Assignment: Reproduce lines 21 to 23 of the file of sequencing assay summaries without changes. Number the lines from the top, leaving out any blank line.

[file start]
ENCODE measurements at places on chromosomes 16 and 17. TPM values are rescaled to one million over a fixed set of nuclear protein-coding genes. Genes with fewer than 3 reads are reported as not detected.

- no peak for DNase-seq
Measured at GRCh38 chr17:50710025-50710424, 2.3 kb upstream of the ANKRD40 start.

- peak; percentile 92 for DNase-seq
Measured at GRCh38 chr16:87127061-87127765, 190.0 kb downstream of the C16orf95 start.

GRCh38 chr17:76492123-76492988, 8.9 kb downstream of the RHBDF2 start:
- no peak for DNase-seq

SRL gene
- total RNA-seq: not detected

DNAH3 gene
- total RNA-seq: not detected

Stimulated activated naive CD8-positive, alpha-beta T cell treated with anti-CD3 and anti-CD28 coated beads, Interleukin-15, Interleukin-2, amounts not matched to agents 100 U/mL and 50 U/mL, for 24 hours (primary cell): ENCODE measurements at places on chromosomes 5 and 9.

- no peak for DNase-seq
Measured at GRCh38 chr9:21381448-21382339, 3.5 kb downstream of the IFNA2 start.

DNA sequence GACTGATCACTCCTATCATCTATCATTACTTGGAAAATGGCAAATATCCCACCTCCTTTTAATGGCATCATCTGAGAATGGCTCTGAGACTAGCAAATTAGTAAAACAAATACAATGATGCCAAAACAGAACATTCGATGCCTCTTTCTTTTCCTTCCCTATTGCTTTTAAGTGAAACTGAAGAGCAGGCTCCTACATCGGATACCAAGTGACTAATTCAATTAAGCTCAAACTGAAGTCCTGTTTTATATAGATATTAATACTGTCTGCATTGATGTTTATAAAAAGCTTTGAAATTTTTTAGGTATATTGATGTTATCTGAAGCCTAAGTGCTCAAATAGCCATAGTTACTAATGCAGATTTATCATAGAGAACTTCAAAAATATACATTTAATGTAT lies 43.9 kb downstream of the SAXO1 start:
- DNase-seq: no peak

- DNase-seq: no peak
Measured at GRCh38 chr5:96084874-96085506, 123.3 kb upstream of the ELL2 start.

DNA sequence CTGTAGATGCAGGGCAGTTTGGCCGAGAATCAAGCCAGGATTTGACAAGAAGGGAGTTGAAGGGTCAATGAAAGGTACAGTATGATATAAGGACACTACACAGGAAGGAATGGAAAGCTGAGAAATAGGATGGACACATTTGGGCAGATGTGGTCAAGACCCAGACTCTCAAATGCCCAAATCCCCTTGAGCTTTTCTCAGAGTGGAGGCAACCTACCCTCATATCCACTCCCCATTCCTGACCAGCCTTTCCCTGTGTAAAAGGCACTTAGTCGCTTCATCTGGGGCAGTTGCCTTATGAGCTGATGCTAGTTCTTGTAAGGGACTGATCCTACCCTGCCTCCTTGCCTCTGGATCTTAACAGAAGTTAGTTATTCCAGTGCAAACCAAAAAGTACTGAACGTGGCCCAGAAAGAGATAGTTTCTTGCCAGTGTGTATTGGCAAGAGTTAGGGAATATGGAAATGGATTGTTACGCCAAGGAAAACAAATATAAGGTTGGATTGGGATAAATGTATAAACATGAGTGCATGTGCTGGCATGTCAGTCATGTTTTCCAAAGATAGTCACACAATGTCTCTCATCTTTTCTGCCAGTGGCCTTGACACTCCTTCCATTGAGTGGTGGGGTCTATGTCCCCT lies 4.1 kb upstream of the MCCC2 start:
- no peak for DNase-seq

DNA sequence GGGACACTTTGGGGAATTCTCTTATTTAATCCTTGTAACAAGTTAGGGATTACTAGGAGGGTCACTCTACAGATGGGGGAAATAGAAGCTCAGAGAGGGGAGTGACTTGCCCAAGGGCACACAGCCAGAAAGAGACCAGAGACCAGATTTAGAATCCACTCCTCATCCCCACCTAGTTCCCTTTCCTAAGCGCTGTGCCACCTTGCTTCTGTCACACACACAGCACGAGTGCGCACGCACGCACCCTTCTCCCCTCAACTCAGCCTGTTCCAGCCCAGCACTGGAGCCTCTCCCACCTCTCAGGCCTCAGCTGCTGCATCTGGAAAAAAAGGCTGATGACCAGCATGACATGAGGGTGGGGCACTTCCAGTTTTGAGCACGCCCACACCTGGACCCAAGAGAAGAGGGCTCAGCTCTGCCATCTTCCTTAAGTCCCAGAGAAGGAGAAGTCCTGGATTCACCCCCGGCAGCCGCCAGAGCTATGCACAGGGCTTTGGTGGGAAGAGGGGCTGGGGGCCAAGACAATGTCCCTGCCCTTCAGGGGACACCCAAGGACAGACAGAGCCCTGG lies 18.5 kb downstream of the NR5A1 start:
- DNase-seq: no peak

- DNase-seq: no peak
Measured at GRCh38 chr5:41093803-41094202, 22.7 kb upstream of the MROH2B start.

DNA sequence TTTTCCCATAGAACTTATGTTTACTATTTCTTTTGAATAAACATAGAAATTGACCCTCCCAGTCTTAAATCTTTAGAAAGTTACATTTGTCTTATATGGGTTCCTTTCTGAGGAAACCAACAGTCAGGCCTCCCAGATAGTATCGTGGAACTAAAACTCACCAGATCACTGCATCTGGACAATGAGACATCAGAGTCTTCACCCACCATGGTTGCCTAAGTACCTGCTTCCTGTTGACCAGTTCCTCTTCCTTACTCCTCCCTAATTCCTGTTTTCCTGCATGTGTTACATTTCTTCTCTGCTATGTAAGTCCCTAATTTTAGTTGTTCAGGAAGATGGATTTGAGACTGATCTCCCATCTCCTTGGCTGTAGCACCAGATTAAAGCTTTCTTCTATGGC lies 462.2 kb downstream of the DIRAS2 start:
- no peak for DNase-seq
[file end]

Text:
DNA sequence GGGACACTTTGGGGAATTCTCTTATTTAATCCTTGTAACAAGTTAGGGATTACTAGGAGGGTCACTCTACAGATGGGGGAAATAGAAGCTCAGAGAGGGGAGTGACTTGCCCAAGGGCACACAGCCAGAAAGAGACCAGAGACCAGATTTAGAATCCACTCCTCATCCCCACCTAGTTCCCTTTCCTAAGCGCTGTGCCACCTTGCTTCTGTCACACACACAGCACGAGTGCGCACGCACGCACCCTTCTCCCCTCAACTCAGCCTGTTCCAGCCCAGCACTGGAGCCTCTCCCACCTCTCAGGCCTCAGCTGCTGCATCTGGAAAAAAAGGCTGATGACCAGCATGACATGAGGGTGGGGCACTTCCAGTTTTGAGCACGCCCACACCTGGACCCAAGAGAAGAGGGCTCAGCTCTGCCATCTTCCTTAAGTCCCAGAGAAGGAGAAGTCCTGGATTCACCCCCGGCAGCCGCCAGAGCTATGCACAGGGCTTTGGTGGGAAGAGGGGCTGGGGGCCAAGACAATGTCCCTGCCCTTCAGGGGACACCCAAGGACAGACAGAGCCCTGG lies 18.5 kb downstream of the NR5A1 start:
- DNase-seq: no peak

- DNase-seq: no peak